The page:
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Australia's Natural Wonders

The Olgas (Kata Tjuta), NT

Location: the Red Centre, Northern Territory

Kata Tjuta, sometimes written Kata Joota, and also known as Mount Olga (or colloquially as The Olgas), are a group of large domed rock formations located about 365 km southwest of Alice Springs in the southern part of the NT. Uluru, 25 km to the east and Kata Tjuta form the two major landmarks within the Uluru-Kata Tjuta National Park.
The 36 domes, covering an area of 21.68 km2, are composed of conglomerate, a sedimentary rock consisting of cobbles and boulders of varying rock types including granite and basalt, cemented by a matrix of sandstone. The highest point, Mount Olga, is 1066 m above sea level, or approximately 546 m above the surrounding plain (203 m higher than Uluru).
The site is as sacred to the Indigenous people as Uluru. There are many Pitjantjatjara Dreamtime legends associated with this place and indeed everything in the vicinity including, of course, Uluru. A number of legends surround the great snake Wanambi who is said to live on the summit of Mount Olga and only comes down during the dry season. Many ceremonies were, and are still carried out here, particularly at night. One of these former ceremonies included a type of public punishment that in extreme cases included death.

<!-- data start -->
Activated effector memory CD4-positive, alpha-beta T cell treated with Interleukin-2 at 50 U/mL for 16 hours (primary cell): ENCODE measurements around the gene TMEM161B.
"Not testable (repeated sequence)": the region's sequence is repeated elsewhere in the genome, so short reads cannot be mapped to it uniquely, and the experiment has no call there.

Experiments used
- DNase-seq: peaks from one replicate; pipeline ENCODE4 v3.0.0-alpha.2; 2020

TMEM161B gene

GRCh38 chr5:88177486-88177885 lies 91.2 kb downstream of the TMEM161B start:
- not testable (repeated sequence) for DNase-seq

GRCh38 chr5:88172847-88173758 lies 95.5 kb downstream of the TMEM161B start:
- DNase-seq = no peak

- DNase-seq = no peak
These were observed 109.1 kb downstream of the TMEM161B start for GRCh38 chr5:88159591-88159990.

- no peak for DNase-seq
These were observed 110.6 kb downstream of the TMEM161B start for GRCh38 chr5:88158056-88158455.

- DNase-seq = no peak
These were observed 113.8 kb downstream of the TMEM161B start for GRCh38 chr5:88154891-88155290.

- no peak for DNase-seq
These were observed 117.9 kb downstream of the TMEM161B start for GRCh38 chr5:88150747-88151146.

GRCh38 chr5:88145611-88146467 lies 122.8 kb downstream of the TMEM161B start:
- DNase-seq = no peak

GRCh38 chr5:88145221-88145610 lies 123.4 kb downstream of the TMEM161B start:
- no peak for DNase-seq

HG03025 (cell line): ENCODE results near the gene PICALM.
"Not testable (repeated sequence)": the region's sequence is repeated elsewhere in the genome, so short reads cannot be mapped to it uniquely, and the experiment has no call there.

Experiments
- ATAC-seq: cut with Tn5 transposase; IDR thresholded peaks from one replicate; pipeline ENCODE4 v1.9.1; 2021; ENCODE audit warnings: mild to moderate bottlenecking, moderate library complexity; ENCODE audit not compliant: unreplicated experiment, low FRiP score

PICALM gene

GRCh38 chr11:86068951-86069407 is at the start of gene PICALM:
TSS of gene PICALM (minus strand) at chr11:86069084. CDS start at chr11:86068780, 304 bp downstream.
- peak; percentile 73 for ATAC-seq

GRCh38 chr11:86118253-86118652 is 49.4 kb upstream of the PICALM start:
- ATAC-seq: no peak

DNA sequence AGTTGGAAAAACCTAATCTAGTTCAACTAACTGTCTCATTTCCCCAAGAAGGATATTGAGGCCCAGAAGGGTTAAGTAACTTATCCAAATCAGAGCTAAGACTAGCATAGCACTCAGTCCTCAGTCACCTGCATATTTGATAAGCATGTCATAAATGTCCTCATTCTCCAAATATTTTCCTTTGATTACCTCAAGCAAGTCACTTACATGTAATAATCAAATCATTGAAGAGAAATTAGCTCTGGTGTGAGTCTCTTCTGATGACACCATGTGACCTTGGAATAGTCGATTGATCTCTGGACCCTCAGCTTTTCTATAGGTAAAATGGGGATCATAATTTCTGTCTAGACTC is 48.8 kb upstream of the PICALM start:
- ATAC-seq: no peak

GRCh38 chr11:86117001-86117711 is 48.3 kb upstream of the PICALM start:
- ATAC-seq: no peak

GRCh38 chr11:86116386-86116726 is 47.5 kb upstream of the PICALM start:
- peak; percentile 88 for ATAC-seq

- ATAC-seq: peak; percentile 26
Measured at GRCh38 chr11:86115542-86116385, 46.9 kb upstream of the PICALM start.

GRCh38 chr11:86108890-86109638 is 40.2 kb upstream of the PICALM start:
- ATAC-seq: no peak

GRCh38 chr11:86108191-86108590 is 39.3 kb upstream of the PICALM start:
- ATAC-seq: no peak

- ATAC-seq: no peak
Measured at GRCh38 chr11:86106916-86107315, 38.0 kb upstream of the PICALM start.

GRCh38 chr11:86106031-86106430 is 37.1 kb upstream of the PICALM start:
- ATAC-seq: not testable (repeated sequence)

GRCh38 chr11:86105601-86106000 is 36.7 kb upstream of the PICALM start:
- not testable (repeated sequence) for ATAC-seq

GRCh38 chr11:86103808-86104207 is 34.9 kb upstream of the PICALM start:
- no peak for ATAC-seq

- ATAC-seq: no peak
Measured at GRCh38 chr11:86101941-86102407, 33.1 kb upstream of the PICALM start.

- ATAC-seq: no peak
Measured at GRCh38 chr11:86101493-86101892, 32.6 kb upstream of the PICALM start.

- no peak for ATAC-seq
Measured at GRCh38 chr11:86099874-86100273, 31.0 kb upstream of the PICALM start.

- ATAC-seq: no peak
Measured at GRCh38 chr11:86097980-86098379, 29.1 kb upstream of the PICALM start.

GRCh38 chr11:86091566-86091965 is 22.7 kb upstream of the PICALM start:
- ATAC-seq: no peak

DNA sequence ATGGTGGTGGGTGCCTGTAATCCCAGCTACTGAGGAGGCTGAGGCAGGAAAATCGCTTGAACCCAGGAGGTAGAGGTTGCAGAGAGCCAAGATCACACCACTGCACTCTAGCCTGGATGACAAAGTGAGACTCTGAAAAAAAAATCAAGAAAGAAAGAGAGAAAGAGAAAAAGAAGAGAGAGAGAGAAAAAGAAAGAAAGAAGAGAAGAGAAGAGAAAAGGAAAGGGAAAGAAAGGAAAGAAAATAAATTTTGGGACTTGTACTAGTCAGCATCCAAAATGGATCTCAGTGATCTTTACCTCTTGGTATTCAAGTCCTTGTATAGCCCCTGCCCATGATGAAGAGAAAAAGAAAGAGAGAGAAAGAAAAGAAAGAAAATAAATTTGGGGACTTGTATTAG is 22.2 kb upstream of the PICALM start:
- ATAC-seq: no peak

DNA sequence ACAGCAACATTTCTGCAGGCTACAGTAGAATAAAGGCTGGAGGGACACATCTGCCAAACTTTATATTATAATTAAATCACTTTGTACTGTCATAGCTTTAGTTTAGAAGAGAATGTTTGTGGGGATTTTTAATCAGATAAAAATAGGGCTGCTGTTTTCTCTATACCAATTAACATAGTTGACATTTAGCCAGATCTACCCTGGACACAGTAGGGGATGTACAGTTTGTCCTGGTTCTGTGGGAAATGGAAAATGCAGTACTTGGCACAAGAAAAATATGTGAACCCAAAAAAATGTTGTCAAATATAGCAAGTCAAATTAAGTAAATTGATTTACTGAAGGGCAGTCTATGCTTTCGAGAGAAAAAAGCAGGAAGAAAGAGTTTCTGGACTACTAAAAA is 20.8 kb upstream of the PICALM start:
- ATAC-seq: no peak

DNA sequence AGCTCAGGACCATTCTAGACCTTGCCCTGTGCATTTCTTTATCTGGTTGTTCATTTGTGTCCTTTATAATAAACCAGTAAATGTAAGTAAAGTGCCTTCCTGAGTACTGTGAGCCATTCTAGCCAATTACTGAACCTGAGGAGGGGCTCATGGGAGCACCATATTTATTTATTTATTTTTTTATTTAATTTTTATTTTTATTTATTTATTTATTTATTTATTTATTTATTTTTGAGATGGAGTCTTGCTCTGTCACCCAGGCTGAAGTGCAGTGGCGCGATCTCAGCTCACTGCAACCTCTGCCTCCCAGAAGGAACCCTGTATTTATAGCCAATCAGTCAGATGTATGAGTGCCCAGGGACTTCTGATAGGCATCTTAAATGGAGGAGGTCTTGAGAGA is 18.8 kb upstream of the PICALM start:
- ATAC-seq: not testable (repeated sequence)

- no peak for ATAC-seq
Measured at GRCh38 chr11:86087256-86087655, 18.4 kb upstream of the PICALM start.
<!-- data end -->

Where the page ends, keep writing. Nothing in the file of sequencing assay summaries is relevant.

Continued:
The Name

The Pitjantjatjara name Kata Tjuta means 'many heads'. The alternative name, The Olgas, comes from the tallest peak, Mt. Olga. At the behest of Baron Ferdinand von Mueller, Mt. Olga was named in 1872 by Ernest Giles, in honour of Queen Olga of Wurttemberg.

Queen Olga of Wurttemberg, Grand Duchess of Russia, 1900. Painting by Franz Xaver Winterhalter (1805-1873)

She and her husband King Karl had marked their 25th wedding anniversary the previous year by, amongst other things, naming Mueller a Freiherr (baron), making him Ferdinand von Mueller; this was his way of repaying the compliment.
On 15th December 1993, a dual naming policy was adopted that allowed official names consisting of both the traditional Aboriginal name and the English name. As a result, Mount Olga was renamed Mount Olga / Kata Tjuta. On 6th November 2002, following a request from the regional Tourism Association, the order of the dual names were officially reversed to Kata Tjuta / Mount Olga.

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